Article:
Building blocks of life
Part 1: Mitosis and Meiosis Short-Answer Response
Why are the process of mitosis and meiosis both important to a living organism?
The process of mitosis and meiosis are both important to a living organism because without them a cell would not be able to reproduce. Mitosis is an asexual process used to replace old and dead cells with new ones by dividing into two identical daughter cells. Meiosis, however, is the step that makes sexual reproduction possible by taking a cell (diploid) and splitting it into two daughter cells (haploid) containing only half of the homologous pair.
When would an organism need to undergo the process of mitosis? Meiosis?
Mitosis is the process a cell goes through in order to replace damaged or dead cells with new cells; these cells would be identical to each other as well as the parent cell. Therefore, an organism would need to undergo mitosis during its growth and development and when it needs to repair a wound or injury. Meiosis is the process a cell goes through in which it divides each cell by exactly one-half of the parent cell. An organism would undergo this process before reproducing in order to prepare for fertilization.
What would happen if meiosis did not occur?
If meiosis did not occur reproduction would not be possible. During this process a cell gets divided into one-half of the parent cell, which means that the cell contains one-half the DNA that an organism needs. Without this process the other half would not have anything to combine with to complete the DNA required to create a new cell. This would mean that reproduction of a new cell would not occur and the whole process would not be possible.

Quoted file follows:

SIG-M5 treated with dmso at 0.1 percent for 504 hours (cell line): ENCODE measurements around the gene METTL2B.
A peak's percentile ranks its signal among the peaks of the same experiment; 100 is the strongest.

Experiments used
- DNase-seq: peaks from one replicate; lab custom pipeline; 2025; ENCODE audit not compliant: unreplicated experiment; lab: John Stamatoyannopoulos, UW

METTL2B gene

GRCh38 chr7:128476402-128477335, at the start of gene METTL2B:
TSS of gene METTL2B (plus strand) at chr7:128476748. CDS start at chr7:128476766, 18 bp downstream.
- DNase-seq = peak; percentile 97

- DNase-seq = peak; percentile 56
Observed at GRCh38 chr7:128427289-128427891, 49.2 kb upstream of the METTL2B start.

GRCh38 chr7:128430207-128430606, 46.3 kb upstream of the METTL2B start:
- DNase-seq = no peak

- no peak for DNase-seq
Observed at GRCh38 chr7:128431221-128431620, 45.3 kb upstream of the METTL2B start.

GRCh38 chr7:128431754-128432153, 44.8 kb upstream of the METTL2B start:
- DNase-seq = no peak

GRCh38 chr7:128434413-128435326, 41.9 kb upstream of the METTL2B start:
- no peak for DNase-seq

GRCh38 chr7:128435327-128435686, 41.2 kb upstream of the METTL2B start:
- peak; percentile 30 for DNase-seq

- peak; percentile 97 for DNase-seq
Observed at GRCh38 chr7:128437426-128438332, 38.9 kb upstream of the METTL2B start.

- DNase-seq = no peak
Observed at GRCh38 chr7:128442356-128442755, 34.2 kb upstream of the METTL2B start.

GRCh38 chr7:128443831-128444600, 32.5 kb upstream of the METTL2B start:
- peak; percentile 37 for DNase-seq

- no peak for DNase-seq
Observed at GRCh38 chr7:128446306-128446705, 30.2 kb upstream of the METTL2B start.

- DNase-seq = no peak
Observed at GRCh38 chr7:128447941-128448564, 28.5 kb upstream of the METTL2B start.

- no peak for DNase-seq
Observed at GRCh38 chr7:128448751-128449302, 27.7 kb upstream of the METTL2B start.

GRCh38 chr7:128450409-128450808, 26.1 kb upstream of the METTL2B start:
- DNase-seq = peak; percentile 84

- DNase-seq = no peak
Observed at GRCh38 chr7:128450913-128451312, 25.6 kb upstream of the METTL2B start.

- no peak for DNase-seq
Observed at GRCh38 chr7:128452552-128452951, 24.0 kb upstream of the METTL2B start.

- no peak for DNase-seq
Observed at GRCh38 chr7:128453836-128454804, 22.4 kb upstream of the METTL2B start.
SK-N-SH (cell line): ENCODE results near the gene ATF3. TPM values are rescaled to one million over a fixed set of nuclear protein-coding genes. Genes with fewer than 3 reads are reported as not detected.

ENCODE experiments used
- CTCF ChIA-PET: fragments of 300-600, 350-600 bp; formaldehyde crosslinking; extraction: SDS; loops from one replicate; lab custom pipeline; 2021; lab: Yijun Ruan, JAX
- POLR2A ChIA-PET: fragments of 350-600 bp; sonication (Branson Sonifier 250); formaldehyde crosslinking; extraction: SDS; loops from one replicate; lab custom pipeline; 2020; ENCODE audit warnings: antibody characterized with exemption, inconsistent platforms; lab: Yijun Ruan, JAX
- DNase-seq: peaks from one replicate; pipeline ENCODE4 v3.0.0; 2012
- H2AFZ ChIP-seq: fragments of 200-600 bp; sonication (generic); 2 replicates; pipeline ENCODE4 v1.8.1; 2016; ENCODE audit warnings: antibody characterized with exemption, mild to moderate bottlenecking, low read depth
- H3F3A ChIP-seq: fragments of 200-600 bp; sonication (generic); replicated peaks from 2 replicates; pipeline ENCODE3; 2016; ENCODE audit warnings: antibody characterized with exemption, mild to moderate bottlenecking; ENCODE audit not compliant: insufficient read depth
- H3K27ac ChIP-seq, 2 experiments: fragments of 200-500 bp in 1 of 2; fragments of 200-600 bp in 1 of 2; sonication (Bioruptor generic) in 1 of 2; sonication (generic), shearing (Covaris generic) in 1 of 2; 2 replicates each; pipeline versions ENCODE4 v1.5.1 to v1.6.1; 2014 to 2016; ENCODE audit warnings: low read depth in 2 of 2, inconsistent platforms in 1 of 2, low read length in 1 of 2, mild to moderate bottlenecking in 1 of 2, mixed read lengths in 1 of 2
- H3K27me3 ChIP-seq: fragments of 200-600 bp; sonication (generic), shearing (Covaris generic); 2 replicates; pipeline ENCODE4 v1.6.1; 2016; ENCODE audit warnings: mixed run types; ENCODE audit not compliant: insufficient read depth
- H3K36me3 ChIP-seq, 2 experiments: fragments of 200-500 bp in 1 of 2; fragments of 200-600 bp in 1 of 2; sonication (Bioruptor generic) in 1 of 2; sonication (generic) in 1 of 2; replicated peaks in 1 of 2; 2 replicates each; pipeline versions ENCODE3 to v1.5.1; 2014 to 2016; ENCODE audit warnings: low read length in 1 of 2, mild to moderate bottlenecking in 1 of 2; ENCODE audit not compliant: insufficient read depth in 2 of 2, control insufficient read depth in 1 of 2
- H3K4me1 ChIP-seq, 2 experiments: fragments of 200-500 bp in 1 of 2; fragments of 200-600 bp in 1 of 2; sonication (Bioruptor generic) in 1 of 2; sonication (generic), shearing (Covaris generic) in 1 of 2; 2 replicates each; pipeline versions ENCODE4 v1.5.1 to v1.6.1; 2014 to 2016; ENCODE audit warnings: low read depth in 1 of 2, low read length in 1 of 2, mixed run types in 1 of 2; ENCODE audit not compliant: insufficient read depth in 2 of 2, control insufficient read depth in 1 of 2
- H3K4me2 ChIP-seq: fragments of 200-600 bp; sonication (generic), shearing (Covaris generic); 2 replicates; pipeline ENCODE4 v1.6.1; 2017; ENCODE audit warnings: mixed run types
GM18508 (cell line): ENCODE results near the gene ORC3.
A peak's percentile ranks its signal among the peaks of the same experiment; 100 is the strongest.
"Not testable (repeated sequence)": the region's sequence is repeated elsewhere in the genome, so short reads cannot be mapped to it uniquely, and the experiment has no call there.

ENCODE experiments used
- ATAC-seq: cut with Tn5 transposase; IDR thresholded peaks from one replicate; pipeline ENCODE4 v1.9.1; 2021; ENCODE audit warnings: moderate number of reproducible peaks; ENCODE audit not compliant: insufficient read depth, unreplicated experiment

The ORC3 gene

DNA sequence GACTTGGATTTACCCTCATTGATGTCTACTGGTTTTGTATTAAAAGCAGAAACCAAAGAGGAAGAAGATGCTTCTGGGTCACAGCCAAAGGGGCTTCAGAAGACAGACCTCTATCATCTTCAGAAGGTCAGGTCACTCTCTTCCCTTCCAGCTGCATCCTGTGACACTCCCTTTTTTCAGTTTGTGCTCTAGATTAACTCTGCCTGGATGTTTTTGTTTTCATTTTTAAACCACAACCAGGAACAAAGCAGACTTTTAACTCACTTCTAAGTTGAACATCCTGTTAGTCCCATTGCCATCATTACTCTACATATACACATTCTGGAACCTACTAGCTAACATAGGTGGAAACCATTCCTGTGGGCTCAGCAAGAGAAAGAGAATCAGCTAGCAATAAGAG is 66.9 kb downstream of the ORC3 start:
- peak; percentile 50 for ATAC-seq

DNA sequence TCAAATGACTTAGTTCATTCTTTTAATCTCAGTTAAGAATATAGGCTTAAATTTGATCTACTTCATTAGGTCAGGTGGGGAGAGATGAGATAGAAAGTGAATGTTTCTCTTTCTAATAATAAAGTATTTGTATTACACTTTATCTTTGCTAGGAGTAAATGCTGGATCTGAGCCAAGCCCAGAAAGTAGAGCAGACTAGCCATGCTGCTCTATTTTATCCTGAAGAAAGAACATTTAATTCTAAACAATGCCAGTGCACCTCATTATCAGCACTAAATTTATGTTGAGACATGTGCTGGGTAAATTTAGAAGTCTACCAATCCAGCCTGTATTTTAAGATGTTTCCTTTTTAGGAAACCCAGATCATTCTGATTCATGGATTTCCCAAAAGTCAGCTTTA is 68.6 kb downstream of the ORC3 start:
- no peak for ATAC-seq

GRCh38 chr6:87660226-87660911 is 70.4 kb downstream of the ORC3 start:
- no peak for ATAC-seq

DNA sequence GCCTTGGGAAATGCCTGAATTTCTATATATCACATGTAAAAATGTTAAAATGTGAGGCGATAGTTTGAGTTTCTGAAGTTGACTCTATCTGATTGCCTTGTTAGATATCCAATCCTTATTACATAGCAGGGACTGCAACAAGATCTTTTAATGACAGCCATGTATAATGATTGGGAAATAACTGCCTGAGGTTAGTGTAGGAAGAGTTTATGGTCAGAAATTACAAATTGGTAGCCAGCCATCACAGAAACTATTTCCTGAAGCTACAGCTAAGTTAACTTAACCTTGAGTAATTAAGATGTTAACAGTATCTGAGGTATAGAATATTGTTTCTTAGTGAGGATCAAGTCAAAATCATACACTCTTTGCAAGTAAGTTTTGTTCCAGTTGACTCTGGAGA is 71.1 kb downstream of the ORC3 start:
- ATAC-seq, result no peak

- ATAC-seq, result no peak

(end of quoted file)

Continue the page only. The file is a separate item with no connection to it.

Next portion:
Part 2: Photosynthesis and Cellular Respiration Matrix
Complete the matrix. Use the following questions to aid in completion:
• What is the purpose of this pathway?
• Reactants: What does this reaction need to proceed?
• Products: What is produced because of the reaction?
• The role of ATP: Does it supply energy or store energy?
Cellular respiration Photosynthesis
Pathway Glycolysis Krebs cycle Electron transport Light-dependent reaction Light-independent reaction
Purpose Splits sugar Completes the process of breaking down glucose Transfers hydrogen Provide energy for the light-independent reaction Makes sugar
Where it takes place Cell cytoplasm Mitochondria Mitochondria Chloroplasts Chloroplasts
Reactants Six-carbon sugar, glucose Two three-carbon, hydrogen atoms NADH Chlorophyll, sunlight ATP, carbon dioxide, and NADPH
Products 2 three-carbon compounds Carbon dioxide and ATP ATP ATP, oxygen Carbohydrates
The role of ATP Supplies energy used for the next stage Supplies energy needed by the next stage Energy is captured to convert oxygen to water Transports solar energy in the form of ATP to power other chemical reactions Supplies energy needed to make carbohydrates